exocet pattern in hardest puzzles

Advanced methods and approaches for solving Sudoku puzzles

Re: bi bi pattern in hardest puzzles

champagne wrote:Just consider all morphs of a puzzle ...

The key point seems to be that you are using the givens in the puzzle and not the solution in your canonical process. The secondary point is that you are looking for the largest value -- instead of the smallest. This would explain (to me) why all of your puzzles in the "02 index.txt" file have <9> in r1c1 and why the givens in [row 1] for each puzzle are assigned by decreasing value -- treating non-given cells as <0>.
daj95376
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Re: bi bi pattern in hardest puzzles

daj95376 wrote:
champagne wrote:Just consider all morphs of a puzzle ...

The key point seems to be that you are using the givens in the puzzle and not the solution in your canonical process. The secondary point is that you are looking for the largest value -- instead of the smallest. This would explain (to me) why all of your puzzles in the "02 index.txt" file have <9> in r1c1 and why the givens in [row 1] for each puzzle are assigned by decreasing value -- treating non-given cells as <0>.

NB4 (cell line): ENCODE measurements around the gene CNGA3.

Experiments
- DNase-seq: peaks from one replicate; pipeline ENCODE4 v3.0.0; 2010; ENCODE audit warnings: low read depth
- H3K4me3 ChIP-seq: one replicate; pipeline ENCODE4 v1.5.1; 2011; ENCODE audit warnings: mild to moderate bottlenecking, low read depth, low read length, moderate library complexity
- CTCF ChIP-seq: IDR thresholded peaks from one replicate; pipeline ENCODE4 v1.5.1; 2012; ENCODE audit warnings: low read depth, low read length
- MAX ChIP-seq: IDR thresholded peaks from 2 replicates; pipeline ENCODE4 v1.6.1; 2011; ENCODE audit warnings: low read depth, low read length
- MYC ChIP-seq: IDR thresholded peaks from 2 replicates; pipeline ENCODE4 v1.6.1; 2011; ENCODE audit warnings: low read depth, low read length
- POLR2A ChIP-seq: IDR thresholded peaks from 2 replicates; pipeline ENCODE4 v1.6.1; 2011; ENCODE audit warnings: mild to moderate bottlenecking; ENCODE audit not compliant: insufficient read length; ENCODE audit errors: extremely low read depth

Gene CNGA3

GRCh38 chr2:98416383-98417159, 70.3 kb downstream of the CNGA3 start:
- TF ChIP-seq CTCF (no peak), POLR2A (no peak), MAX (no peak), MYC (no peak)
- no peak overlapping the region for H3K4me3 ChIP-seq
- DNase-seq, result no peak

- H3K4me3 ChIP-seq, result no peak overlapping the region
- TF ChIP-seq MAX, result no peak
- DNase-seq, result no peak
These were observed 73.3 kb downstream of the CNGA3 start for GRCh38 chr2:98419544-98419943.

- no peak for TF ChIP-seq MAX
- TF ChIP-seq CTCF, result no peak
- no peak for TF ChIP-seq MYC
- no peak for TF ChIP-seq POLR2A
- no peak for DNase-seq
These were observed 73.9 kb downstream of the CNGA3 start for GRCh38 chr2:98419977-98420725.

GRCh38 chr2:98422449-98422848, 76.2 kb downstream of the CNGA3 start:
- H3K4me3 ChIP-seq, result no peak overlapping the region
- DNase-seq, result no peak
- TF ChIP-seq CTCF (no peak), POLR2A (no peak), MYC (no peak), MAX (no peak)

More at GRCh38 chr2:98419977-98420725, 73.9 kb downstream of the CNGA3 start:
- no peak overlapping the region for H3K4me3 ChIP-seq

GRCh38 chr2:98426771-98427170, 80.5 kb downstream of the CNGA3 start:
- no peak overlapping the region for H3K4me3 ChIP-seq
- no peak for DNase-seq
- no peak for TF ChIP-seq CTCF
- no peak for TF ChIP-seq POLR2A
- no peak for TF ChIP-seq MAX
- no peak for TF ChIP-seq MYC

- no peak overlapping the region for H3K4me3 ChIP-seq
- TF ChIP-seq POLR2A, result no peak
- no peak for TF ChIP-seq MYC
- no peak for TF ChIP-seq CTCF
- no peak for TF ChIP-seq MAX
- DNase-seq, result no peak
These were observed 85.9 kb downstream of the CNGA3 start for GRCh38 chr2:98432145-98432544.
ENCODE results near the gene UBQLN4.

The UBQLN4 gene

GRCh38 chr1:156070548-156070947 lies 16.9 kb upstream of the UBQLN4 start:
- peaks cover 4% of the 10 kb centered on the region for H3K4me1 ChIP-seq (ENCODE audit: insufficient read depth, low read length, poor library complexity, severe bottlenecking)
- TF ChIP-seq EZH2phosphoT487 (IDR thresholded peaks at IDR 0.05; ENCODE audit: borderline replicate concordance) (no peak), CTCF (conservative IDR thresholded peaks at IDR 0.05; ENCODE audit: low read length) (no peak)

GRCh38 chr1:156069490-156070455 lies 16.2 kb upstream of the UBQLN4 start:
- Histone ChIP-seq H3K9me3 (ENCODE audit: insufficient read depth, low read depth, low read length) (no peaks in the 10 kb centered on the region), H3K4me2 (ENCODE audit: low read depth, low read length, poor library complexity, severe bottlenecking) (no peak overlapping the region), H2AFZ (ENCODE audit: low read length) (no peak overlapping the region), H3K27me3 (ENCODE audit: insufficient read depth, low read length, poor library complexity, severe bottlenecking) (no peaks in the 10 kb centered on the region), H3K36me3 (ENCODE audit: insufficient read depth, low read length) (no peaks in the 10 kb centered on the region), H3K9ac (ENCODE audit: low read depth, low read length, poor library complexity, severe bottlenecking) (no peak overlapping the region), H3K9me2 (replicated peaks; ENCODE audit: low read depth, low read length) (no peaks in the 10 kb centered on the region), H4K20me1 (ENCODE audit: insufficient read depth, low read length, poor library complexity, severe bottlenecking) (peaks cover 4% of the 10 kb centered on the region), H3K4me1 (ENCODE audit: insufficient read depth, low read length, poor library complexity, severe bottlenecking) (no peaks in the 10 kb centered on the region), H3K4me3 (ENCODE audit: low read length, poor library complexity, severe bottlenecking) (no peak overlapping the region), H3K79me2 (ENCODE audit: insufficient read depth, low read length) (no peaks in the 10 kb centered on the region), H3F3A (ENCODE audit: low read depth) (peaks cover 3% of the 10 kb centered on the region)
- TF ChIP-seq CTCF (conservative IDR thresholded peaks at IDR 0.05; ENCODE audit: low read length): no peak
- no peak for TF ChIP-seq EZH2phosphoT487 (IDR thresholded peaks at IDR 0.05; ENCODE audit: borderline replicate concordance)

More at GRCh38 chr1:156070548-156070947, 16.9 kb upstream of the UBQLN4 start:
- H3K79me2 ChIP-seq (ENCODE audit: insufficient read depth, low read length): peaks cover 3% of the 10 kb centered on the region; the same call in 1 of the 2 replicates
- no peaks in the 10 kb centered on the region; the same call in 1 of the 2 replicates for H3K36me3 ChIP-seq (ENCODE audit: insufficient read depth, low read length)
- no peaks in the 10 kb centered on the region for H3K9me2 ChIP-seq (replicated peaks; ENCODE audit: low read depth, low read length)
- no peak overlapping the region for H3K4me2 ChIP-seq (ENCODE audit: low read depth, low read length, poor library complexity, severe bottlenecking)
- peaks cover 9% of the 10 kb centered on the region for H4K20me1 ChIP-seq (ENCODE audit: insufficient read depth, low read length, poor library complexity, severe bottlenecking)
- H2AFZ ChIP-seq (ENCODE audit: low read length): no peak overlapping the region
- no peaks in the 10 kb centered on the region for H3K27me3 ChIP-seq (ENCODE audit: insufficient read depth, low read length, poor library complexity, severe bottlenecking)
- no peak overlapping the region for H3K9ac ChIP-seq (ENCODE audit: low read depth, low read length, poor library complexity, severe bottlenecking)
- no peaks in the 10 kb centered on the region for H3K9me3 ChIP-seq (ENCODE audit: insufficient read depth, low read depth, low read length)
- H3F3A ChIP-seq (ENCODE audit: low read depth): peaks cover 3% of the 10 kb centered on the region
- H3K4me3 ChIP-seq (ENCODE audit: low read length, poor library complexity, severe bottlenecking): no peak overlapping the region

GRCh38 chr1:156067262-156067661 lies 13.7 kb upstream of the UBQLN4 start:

but a canonical form on the solution has no definition if the puzzle has anything else that one solution and could not be defined on a partial puzzle at generation time
same for the study of symmetries in morphs, it must be done on the given pattern.

champagne
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Re: bi bi pattern in hardest puzzles

champagne wrote:right in all your remarks,

but a canonical form on the solution has no definition if the puzzle has anything else that one solution and could not be defined on a partial puzzle at generation time
same for the study of symmetries in morphs, it must be done on the given pattern.

I'm not versed enough on partial puzzles to contribute to that portion of your discussion. However, I do see a distinction when a puzzle does have a single solution.

I believe these two puzzles will give distinct results when processed with your algorithm:

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`9876..5..4...9..6......8...3...6..9....2..7.......5..21.........46.3.....391...4.9876..5..4...9..6......8...3...6..9....21.7.......5..21.........46.3.....391...4.`

However, row MinLex sees their solutions as being equivalent:

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`123456789456789123789132564298614375341527896675893241512948637864371952937265418123456789456789123789132564298614375341527896675893241512948637864371952937265418`